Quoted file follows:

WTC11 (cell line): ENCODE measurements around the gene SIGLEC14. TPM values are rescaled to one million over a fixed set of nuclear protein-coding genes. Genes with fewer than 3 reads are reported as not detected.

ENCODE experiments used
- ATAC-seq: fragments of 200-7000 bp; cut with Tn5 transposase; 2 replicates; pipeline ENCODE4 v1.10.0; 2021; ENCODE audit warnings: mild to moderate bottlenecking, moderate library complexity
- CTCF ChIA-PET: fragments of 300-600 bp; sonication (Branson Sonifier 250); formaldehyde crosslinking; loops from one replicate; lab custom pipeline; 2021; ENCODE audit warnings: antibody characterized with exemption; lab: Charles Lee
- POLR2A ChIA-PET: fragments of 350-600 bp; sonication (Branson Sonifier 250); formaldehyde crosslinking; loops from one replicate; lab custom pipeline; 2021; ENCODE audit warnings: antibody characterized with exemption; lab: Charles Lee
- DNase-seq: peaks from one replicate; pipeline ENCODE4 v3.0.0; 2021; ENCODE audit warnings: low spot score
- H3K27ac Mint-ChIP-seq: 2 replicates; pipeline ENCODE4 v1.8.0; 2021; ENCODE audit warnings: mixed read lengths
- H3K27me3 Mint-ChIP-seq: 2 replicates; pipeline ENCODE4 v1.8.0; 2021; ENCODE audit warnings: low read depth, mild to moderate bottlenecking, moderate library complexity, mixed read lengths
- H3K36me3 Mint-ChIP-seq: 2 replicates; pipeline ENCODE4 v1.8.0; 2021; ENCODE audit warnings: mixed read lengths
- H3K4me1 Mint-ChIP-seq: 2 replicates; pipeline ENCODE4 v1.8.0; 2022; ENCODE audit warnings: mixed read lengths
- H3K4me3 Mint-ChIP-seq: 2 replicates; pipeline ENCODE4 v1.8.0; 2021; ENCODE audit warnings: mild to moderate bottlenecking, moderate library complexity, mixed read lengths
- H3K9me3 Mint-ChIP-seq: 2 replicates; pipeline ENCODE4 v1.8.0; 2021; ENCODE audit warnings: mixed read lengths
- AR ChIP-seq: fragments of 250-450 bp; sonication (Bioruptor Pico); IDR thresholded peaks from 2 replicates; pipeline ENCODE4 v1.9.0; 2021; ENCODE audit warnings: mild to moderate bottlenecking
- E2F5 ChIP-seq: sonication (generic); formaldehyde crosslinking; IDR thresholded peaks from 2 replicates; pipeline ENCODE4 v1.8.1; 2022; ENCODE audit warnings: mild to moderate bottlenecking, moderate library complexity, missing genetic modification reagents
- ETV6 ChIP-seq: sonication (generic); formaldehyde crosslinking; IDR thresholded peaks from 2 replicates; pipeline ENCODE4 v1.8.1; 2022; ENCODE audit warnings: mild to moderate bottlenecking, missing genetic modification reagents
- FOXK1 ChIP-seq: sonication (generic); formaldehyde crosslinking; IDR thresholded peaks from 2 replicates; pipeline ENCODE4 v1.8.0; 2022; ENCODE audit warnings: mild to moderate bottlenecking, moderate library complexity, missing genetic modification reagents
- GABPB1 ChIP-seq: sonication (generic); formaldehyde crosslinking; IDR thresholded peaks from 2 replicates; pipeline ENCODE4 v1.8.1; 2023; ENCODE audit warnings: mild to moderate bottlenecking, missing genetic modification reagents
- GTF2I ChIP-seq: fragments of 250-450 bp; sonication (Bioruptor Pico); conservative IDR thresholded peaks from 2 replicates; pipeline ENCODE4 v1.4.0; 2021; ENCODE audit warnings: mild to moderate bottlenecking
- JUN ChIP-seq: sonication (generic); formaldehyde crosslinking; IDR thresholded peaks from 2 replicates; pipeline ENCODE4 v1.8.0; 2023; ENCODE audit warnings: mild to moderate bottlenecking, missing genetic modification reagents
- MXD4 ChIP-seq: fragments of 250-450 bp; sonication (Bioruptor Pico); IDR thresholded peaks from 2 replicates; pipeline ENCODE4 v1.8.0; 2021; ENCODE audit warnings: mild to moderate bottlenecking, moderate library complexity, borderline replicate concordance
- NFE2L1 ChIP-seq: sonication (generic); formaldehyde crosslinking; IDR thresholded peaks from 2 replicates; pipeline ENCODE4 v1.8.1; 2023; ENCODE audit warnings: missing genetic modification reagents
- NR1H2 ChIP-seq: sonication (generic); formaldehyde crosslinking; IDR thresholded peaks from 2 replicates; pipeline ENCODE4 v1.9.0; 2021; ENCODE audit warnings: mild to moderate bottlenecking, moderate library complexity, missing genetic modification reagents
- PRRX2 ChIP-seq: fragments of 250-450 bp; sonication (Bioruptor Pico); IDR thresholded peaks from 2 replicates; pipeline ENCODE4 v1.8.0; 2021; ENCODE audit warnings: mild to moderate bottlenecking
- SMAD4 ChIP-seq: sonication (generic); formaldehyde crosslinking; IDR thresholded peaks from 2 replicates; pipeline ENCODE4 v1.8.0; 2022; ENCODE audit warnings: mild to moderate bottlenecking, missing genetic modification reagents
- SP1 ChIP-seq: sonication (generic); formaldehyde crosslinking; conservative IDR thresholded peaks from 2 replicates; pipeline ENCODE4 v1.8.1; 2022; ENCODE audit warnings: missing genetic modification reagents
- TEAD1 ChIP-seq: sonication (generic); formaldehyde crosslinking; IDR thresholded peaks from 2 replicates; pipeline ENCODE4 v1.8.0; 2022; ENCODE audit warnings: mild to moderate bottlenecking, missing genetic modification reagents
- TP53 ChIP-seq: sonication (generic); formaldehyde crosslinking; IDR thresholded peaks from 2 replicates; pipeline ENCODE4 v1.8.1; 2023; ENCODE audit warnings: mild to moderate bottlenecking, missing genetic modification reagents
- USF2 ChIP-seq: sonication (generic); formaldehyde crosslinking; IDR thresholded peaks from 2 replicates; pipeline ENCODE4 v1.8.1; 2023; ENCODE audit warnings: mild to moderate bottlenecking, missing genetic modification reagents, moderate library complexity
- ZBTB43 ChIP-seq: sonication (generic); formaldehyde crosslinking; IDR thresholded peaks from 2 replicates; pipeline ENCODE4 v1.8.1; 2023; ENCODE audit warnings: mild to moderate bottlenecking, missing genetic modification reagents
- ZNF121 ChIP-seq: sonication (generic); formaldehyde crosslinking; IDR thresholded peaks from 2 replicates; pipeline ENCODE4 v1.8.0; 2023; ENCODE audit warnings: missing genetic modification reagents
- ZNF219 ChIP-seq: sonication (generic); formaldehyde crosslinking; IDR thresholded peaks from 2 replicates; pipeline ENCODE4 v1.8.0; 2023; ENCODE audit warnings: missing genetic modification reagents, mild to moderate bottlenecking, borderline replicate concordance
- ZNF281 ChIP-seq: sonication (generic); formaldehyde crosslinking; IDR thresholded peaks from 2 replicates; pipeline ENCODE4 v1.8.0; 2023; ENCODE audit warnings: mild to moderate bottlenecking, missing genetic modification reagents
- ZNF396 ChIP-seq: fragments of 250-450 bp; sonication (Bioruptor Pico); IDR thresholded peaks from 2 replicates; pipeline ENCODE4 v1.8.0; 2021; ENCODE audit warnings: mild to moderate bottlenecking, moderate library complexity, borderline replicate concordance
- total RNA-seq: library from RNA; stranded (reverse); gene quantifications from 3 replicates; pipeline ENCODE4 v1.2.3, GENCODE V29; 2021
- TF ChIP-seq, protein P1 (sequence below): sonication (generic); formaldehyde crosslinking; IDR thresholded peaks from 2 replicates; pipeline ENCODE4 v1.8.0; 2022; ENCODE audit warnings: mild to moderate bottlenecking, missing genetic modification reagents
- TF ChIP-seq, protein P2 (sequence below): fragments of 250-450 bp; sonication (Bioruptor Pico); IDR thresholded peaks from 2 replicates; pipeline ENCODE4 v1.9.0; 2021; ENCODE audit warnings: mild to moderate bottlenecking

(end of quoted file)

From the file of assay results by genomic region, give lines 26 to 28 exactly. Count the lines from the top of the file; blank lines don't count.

- TEAD1 ChIP-seq: sonication (generic); formaldehyde crosslinking; IDR thresholded peaks from 2 replicates; pipeline ENCODE4 v1.8.0; 2022; ENCODE audit warnings: mild to moderate bottlenecking, missing genetic modification reagents
- TP53 ChIP-seq: sonication (generic); formaldehyde crosslinking; IDR thresholded peaks from 2 replicates; pipeline ENCODE4 v1.8.1; 2023; ENCODE audit warnings: mild to moderate bottlenecking, missing genetic modification reagents
- USF2 ChIP-seq: sonication (generic); formaldehyde crosslinking; IDR thresholded peaks from 2 replicates; pipeline ENCODE4 v1.8.1; 2023; ENCODE audit warnings: mild to moderate bottlenecking, missing genetic modification reagents, moderate library complexity